Imran Khan is playing his cards very cleverly. He used the anti-Americanism card last year to attract public sympathy and is now using some American lobbyists to mobilise support from US media and politicians. His biggest support came from a former US diplomat, Zalmay Khalilzad, who opposed the disqualification of Imran Khan.
This unexpected support actually backfired because Khalilzad always criticised Pakistan and Taliban when he was serving as a US Ambassador in Afghanistan. He urged his government to declare Pakistan a terrorist state. The Pakistani government showed displeasure with his statements many times when Imran Khan was in power. Khalilzad was declared arrogant and hostile by the senior Cabinet ministers of Imran Khan. Khalilzad was also part of the Doha talks between Afghan Taliban and the US. Taliban took over Kabul in August 2021 in violation of Doha agreement and Khalilzad faced huge embarrassment. Imran Khan always supported the Afghan Taliban and his critics called him ‘Taliban Khan’. Recent statements from Khalilzad in support of ‘Taliban Khan’ dispelled the impression that the government of Khan was toppled by an American conspiracy. Khalilzad is very well-known as a spokesperson of the US security establishment. He himself explained his relationship with the CIA in his book ‘The Envoy’ published in 2016.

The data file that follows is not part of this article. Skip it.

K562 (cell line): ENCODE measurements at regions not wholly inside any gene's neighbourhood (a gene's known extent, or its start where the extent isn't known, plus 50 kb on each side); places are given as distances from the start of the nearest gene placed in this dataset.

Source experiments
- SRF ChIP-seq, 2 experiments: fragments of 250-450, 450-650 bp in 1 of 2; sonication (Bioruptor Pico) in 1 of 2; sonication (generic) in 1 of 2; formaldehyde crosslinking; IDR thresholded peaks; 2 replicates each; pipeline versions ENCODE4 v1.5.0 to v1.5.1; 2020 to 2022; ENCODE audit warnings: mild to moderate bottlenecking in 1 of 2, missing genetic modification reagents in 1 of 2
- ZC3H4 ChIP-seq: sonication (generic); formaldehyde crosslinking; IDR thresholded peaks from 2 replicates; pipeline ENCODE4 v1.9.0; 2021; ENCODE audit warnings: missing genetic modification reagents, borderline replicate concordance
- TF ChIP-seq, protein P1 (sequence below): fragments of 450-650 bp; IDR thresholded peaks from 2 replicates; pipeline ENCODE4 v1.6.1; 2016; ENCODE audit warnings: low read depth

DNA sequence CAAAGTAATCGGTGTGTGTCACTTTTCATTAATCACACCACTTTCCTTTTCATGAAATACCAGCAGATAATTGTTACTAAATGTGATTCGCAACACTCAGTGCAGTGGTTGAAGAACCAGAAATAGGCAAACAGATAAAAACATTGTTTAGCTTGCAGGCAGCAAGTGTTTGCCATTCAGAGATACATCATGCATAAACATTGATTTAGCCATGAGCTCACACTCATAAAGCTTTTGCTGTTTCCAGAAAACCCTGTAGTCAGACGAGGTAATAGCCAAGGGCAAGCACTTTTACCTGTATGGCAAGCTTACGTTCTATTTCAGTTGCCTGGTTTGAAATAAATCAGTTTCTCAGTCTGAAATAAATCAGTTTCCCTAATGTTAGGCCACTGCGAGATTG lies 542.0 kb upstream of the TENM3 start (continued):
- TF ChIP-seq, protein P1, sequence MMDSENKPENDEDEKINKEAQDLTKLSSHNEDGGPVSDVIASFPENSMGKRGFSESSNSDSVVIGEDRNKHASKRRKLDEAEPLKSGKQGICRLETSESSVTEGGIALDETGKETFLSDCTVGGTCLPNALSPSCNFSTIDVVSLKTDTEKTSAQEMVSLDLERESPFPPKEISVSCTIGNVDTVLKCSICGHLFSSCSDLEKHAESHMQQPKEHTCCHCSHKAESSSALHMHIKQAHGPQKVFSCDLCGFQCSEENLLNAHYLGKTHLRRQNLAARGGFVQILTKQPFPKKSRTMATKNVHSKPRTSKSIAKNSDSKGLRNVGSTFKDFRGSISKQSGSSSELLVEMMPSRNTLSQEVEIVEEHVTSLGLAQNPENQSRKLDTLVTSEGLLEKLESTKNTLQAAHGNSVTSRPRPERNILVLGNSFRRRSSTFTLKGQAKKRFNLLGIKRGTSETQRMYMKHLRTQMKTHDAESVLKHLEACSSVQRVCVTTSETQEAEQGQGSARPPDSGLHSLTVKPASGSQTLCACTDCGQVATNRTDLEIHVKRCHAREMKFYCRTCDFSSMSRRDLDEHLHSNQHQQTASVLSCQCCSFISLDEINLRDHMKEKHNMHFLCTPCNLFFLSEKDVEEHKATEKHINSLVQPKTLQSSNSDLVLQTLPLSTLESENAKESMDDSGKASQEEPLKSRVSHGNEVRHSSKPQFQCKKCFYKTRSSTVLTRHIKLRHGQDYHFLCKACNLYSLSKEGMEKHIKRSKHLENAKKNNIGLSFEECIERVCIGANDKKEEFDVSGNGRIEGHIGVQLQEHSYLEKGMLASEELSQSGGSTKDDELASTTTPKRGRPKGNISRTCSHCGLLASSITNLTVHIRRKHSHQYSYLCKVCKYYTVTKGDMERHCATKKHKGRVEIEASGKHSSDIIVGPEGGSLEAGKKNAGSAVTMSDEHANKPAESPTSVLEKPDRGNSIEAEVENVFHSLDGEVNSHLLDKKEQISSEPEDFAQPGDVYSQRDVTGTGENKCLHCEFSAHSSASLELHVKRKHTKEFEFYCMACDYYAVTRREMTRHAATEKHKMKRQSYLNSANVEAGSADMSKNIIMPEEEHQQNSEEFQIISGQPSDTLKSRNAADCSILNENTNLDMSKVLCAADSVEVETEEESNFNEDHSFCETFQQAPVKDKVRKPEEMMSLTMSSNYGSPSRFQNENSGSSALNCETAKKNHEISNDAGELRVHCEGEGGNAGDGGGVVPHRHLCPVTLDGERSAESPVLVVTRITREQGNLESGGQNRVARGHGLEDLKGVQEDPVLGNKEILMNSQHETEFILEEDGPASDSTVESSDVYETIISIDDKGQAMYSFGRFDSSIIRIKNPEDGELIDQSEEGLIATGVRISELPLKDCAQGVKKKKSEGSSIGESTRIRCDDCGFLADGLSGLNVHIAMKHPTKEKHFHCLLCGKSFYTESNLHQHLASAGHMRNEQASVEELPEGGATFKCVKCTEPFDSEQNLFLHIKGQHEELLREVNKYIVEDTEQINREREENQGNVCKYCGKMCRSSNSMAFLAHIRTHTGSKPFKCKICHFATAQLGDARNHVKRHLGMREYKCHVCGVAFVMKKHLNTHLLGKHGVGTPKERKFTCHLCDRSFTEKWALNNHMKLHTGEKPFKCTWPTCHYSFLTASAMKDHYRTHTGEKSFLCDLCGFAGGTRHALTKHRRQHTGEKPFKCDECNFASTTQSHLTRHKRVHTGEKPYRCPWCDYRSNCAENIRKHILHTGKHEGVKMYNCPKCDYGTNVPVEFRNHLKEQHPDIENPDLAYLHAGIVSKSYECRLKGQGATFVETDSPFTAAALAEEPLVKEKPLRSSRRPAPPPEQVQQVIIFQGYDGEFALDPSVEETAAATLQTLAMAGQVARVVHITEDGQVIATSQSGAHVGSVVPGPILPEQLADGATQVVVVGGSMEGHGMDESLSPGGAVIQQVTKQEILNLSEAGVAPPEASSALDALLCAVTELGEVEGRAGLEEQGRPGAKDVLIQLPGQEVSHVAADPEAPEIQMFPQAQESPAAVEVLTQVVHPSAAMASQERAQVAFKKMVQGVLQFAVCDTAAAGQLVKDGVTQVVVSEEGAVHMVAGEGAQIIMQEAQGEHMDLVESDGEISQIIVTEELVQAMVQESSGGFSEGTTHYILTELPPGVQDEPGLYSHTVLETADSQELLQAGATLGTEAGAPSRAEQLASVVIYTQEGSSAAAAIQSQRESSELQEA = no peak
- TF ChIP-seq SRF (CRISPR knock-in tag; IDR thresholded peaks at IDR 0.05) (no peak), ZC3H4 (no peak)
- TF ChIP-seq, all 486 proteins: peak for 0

Imran Khan is disappointed with the Pakistan Army. Now, he is testing his luck with Americans. His lobbyists are trying to arrange his meetings with US Senators and manipulate US media from New York to Washington. First, he used an anti-American card to pressurise the Pakistan Army. Now, he is trying to use some American lobbyists to pressure his old masters. He himself doesn’t see much chance of returning to power. He is mentally prepared for another disqualification and for an arrest too. Even if he manages to come back to power, how will he give economic and political stability to Pakistan without the support of the Army Chief? Will he first remove the current Army Chief and bring his own Army Chief? He is in Pakistan not in India.
The only way out left for him is to start a dialogue with his political opponents for holding elections and resolve all disputes with the military establishment. He cannot defeat the military establishment with the help of some judges and US lobbying firms. His opponents should also realise that disqualification or arrest of Imran Khan is not the solution to any problem.
I have seen many disqualifications in Pakistan through courts. I must say that these disqualifications were manipulated out of revenge politics and created more complications. Imran Khan was part of those manipulations and conspiracies in the past but it’s time to learn lessons from past mistakes. Disqualification of Imran Khan cannot resolve any problem in Pakistan. Let us move forward with a positive approach.